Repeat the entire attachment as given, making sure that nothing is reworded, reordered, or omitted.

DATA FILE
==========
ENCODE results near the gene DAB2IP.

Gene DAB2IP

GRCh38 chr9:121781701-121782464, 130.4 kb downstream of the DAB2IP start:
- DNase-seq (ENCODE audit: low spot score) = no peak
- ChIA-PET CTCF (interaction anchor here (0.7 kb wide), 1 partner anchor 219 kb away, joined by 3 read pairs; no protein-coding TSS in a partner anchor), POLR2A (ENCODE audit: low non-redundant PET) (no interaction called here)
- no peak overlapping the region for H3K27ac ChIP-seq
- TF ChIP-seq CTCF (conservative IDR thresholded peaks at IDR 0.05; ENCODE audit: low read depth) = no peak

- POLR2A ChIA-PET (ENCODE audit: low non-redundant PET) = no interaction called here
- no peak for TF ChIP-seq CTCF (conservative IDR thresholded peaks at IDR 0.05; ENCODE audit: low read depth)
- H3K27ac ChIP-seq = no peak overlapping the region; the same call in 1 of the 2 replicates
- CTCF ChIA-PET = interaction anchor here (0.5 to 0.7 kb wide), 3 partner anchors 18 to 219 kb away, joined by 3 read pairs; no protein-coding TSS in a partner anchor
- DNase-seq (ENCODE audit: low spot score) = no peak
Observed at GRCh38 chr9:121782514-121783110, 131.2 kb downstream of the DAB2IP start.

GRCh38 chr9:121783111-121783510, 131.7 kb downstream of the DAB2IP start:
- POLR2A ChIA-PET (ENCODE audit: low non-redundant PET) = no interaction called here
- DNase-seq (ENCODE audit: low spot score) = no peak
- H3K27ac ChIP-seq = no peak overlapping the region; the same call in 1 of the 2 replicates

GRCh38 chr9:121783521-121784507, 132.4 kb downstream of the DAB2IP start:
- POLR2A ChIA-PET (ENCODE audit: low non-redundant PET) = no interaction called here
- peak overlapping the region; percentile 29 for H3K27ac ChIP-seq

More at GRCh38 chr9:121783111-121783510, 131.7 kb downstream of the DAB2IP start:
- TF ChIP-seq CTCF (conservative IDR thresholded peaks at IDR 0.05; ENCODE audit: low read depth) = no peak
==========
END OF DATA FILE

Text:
ENCODE results near the gene DAB2IP.

Gene DAB2IP

GRCh38 chr9:121781701-121782464, 130.4 kb downstream of the DAB2IP start:
- DNase-seq (ENCODE audit: low spot score) = no peak
- ChIA-PET CTCF (interaction anchor here (0.7 kb wide), 1 partner anchor 219 kb away, joined by 3 read pairs; no protein-coding TSS in a partner anchor), POLR2A (ENCODE audit: low non-redundant PET) (no interaction called here)
- no peak overlapping the region for H3K27ac ChIP-seq
- TF ChIP-seq CTCF (conservative IDR thresholded peaks at IDR 0.05; ENCODE audit: low read depth) = no peak

- POLR2A ChIA-PET (ENCODE audit: low non-redundant PET) = no interaction called here
- no peak for TF ChIP-seq CTCF (conservative IDR thresholded peaks at IDR 0.05; ENCODE audit: low read depth)
- H3K27ac ChIP-seq = no peak overlapping the region; the same call in 1 of the 2 replicates
- CTCF ChIA-PET = interaction anchor here (0.5 to 0.7 kb wide), 3 partner anchors 18 to 219 kb away, joined by 3 read pairs; no protein-coding TSS in a partner anchor
- DNase-seq (ENCODE audit: low spot score) = no peak
Observed at GRCh38 chr9:121782514-121783110, 131.2 kb downstream of the DAB2IP start.

GRCh38 chr9:121783111-121783510, 131.7 kb downstream of the DAB2IP start:
- POLR2A ChIA-PET (ENCODE audit: low non-redundant PET) = no interaction called here
- DNase-seq (ENCODE audit: low spot score) = no peak
- H3K27ac ChIP-seq = no peak overlapping the region; the same call in 1 of the 2 replicates

GRCh38 chr9:121783521-121784507, 132.4 kb downstream of the DAB2IP start:
- POLR2A ChIA-PET (ENCODE audit: low non-redundant PET) = no interaction called here
- peak overlapping the region; percentile 29 for H3K27ac ChIP-seq

More at GRCh38 chr9:121783111-121783510, 131.7 kb downstream of the DAB2IP start:
- TF ChIP-seq CTCF (conservative IDR thresholded peaks at IDR 0.05; ENCODE audit: low read depth) = no peak